Some residents of Montserrado County and its environs are expressing fear over last weekend’s lifting of restriction imposed on commercial motorcyclists here, saying that lifting the ban would bring more harm to peaceful citizens as a result of cyclists transporting armed robbers into communities at night.
The Liberia National Police under the administration of ex-president Ellen Johnson Sirleaf restricted motorcyclists to suburb communities, from plying the routes leading to the city center. But President George Manneh Weah thru the Inspector General of Police, ordered the ban lifted over the weekend in support of the government’s Pro-Poor Agenda.
“The President has the right to make any decision without people questioning him, but he should be aware that any decision that he will make that will hurt citizens or put them at risk will be considered as his starting failure”, one resident argues.
Dickson Morris explains that the President’s intervention is something that will harm citizens. Appearing on a local radio talk show, he says though motorcyclists play a major role in the area of transportation, but they also facilitate criminals especially, armed robbers at night, adding that no one wants these guys not to make money for themselves, but some of them are involved in harming peaceful citizens.
But various callers, who phoned on the show from various districts in Montserrado, counter that the idea of lifting the ban on motorcyclists was a clear demonstration that President Weah’s Pro-poor agenda will be meet met. They maintain that it was not a bad idea, because motorcyclist themselves are Liberian citizens, and besides, some of them are breadwinners for their families.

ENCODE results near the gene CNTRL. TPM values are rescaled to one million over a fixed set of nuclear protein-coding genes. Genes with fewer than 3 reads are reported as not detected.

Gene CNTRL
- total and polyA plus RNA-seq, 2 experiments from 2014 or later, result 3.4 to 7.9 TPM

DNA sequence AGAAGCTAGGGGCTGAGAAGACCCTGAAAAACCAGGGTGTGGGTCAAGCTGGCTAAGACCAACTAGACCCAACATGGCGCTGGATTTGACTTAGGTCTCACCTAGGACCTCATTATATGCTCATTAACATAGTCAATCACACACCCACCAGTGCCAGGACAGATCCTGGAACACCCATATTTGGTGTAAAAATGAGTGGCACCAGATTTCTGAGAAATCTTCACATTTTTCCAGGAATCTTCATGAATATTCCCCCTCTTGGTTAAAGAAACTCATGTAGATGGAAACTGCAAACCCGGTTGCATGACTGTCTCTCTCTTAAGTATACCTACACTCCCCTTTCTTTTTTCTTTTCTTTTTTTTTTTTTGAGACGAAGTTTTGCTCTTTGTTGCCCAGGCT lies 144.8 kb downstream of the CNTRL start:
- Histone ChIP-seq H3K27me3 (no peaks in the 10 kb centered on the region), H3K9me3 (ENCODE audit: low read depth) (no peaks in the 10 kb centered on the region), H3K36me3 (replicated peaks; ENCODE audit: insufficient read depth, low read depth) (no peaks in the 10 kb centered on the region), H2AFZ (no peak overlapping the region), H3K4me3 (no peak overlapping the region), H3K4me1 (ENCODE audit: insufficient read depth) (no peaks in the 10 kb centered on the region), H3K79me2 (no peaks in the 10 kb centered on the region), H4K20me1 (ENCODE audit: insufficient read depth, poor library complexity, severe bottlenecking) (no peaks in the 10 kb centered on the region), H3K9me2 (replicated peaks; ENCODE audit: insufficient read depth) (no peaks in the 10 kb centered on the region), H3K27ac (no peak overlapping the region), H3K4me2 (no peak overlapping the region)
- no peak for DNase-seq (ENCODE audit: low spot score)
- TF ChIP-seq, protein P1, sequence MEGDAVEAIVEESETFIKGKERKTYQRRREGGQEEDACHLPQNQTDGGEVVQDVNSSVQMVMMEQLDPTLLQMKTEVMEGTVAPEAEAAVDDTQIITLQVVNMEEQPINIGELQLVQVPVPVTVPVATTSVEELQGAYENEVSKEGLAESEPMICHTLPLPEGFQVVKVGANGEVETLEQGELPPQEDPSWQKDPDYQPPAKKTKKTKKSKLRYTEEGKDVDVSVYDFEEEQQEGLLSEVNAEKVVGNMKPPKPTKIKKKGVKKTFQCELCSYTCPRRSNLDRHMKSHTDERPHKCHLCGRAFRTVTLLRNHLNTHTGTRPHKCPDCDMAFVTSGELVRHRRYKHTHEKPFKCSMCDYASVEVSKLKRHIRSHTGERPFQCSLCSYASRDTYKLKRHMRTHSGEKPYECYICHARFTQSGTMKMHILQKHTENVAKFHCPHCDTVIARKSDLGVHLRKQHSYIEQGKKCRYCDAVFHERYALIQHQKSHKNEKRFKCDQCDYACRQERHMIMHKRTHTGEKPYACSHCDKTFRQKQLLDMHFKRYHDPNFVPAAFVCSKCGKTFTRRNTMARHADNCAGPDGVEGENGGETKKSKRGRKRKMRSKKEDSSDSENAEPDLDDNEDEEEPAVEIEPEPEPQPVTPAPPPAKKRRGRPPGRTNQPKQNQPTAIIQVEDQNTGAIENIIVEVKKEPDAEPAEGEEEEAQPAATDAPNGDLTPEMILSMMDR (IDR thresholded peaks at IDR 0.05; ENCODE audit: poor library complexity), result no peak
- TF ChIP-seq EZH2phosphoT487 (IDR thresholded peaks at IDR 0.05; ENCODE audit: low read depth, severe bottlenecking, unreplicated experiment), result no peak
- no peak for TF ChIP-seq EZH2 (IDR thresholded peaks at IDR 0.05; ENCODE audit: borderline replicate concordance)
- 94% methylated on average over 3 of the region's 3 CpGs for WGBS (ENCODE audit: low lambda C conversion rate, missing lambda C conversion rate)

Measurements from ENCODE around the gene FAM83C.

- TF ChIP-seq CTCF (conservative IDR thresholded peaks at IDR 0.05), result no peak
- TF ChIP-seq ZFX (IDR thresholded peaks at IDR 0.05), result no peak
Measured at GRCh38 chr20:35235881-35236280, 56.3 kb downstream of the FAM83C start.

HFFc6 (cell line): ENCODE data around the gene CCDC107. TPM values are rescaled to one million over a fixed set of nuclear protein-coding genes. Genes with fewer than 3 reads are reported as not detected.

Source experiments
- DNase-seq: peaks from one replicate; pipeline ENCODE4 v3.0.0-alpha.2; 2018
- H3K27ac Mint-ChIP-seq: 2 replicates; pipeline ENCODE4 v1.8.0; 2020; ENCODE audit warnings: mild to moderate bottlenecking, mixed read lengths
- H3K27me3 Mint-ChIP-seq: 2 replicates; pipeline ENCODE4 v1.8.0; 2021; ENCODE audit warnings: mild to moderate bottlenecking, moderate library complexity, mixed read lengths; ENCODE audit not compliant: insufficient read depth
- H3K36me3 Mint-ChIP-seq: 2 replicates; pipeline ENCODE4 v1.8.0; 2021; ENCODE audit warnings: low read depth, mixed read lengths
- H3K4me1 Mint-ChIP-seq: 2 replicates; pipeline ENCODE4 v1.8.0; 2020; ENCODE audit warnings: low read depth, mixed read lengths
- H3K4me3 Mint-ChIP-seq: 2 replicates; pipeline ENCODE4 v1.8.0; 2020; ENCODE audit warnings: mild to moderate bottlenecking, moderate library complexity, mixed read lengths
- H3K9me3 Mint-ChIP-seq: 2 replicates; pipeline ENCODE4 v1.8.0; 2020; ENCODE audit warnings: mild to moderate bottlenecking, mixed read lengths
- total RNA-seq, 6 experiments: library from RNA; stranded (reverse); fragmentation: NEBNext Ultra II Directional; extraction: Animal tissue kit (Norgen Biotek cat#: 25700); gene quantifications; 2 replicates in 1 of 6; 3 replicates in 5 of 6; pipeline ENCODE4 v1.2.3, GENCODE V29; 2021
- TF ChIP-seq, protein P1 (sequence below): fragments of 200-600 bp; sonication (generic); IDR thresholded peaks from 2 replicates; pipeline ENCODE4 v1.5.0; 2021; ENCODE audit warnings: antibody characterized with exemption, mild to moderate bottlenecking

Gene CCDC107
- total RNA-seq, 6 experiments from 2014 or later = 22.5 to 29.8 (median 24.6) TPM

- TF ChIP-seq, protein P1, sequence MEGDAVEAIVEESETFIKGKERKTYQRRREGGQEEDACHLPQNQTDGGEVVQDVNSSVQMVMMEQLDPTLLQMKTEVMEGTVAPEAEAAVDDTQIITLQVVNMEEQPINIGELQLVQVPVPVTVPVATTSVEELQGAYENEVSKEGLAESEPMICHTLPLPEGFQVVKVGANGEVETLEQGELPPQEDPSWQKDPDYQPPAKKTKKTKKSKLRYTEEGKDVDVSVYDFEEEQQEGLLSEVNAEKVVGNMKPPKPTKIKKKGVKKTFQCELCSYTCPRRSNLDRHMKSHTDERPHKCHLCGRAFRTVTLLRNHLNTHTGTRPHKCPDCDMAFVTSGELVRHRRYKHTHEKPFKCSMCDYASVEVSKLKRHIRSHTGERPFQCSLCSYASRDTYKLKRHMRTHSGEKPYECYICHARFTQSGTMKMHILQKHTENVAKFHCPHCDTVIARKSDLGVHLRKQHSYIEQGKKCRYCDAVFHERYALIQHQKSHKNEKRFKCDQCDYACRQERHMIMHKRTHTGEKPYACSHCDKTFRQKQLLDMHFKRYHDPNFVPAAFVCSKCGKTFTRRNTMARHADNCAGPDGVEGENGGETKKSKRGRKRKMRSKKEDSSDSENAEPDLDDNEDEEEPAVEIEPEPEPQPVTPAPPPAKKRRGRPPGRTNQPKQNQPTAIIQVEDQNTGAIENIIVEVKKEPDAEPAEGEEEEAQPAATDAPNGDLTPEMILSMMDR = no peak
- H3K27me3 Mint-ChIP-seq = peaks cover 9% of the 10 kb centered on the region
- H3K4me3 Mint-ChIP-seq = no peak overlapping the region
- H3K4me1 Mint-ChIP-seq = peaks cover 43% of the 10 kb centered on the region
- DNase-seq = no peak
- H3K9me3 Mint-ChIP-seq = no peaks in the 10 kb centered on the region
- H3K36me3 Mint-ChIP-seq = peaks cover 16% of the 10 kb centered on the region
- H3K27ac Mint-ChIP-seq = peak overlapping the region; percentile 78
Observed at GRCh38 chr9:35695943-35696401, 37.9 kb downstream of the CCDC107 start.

When asked about other citizens appreciating the President for lifting the ban, Dickson argues that President Weah, in his right mind did the good thing, but the cyclists will not appreciate the President, adding that they will start carrying armed robbers at night, burning down police stations whenever there is an incident involving them and the police.
“We know these people, they will not change. Our cry here today is for our safety; we don’t want people attacking others at night, this is the kind of fear that we got”, Dickson expresses.
It may be recalled that in 2015, angry motorcyclists in Montserrado were banned from plying the main streets of Monrovia, except in various communities as the result of burning down a police sub-station in Paynesville, outside Monrovia during a riot.
The government through the LNP imposed the ban after a police officer was linked to the death of a motorcyclist, which led to tension between motorcyclists and officers of the Liberia National Police at Redlight junction in Paynesville. The motorcyclists alleged that their colleague was killed by a policeman, something which prompted them to set the sub-station ablaze.
By Lewis S. Teh-Editing by Jonathan Browne